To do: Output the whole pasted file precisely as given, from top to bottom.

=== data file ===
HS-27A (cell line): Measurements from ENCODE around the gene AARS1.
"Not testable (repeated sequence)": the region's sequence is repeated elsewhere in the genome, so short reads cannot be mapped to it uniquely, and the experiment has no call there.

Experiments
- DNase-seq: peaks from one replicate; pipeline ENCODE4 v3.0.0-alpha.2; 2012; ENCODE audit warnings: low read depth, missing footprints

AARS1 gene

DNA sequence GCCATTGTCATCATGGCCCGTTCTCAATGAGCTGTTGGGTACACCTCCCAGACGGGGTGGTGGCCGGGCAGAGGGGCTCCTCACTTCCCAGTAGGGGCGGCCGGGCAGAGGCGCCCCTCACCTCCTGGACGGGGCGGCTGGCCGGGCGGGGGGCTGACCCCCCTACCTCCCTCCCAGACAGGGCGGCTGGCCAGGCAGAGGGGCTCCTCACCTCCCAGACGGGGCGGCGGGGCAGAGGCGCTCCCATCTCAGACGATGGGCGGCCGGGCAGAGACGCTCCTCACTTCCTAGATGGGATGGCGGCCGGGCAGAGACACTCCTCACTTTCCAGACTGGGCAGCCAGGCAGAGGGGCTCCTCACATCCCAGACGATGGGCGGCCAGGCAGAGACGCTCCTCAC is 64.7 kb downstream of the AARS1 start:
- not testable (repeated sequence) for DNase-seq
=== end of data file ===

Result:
HS-27A (cell line): Measurements from ENCODE around the gene AARS1.
"Not testable (repeated sequence)": the region's sequence is repeated elsewhere in the genome, so short reads cannot be mapped to it uniquely, and the experiment has no call there.

Experiments
- DNase-seq: peaks from one replicate; pipeline ENCODE4 v3.0.0-alpha.2; 2012; ENCODE audit warnings: low read depth, missing footprints

AARS1 gene

DNA sequence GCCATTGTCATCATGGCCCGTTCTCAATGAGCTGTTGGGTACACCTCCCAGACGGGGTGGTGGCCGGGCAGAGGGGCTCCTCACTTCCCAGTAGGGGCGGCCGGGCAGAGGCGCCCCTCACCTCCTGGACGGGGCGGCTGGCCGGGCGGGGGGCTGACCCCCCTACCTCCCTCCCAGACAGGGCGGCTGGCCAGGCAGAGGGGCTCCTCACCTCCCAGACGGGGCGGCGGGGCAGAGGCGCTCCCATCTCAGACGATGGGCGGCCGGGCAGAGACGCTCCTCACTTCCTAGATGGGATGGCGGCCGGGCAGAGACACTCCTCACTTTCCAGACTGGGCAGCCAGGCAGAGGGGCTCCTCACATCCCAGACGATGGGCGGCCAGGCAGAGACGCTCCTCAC is 64.7 kb downstream of the AARS1 start:
- not testable (repeated sequence) for DNase-seq